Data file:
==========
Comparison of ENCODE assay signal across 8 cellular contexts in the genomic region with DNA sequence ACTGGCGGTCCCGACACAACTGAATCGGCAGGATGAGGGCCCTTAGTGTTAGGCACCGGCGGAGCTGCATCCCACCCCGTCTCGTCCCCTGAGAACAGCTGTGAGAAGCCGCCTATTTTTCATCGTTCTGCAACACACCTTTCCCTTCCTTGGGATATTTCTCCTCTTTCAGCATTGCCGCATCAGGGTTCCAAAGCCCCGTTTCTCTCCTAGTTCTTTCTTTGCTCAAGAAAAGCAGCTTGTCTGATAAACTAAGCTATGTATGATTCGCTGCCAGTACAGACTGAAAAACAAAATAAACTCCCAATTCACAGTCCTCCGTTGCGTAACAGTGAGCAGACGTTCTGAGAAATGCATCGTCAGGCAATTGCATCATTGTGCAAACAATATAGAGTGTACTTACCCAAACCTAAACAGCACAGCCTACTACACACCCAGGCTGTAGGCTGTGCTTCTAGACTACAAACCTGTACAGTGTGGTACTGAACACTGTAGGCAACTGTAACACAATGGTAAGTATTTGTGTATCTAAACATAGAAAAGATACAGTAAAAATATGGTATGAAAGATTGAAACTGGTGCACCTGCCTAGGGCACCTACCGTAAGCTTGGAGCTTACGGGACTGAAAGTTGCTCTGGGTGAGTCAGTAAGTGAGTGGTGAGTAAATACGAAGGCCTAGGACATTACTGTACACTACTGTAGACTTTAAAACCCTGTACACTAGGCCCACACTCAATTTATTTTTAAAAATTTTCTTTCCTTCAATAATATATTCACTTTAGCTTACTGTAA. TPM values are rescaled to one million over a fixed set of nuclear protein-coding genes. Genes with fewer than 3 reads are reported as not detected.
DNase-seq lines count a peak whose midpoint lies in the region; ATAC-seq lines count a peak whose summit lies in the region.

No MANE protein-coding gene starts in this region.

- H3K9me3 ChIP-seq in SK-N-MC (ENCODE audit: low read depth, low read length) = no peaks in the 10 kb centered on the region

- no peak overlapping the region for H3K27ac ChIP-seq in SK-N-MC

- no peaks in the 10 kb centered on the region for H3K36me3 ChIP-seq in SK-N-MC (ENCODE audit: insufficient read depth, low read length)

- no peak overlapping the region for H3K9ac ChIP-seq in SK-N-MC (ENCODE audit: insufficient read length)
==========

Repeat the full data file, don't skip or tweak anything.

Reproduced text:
Comparison of ENCODE assay signal across 8 cellular contexts in the genomic region with DNA sequence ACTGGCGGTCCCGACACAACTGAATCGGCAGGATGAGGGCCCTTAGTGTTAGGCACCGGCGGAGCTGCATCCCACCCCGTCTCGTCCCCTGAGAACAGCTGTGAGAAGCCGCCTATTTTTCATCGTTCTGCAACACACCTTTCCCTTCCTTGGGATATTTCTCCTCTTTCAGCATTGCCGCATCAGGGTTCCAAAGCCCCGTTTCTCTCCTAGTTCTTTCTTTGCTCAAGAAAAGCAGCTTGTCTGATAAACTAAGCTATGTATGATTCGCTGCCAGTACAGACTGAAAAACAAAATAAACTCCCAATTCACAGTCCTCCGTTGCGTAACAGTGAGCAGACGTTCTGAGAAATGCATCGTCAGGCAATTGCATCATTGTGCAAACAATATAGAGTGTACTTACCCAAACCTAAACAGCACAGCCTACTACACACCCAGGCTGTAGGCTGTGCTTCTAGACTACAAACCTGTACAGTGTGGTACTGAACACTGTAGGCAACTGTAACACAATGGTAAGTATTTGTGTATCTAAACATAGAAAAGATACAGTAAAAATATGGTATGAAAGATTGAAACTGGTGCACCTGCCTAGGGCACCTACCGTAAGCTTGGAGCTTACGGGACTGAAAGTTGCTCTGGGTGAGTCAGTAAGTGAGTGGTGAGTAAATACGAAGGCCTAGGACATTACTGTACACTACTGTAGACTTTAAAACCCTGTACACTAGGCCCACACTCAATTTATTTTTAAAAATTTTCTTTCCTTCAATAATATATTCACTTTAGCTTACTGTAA. TPM values are rescaled to one million over a fixed set of nuclear protein-coding genes. Genes with fewer than 3 reads are reported as not detected.
DNase-seq lines count a peak whose midpoint lies in the region; ATAC-seq lines count a peak whose summit lies in the region.

No MANE protein-coding gene starts in this region.

- H3K9me3 ChIP-seq in SK-N-MC (ENCODE audit: low read depth, low read length) = no peaks in the 10 kb centered on the region

- no peak overlapping the region for H3K27ac ChIP-seq in SK-N-MC

- no peaks in the 10 kb centered on the region for H3K36me3 ChIP-seq in SK-N-MC (ENCODE audit: insufficient read depth, low read length)

- no peak overlapping the region for H3K9ac ChIP-seq in SK-N-MC (ENCODE audit: insufficient read length)